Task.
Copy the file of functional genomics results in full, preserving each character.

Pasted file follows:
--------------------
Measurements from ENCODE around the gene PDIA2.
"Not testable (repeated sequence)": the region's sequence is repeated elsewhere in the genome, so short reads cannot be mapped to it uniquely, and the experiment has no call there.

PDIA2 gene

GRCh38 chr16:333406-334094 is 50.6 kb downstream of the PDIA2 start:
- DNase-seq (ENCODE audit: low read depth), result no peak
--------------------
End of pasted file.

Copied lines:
Measurements from ENCODE around the gene PDIA2.
"Not testable (repeated sequence)": the region's sequence is repeated elsewhere in the genome, so short reads cannot be mapped to it uniquely, and the experiment has no call there.

PDIA2 gene

GRCh38 chr16:333406-334094 is 50.6 kb downstream of the PDIA2 start:
- DNase-seq (ENCODE audit: low read depth), result no peak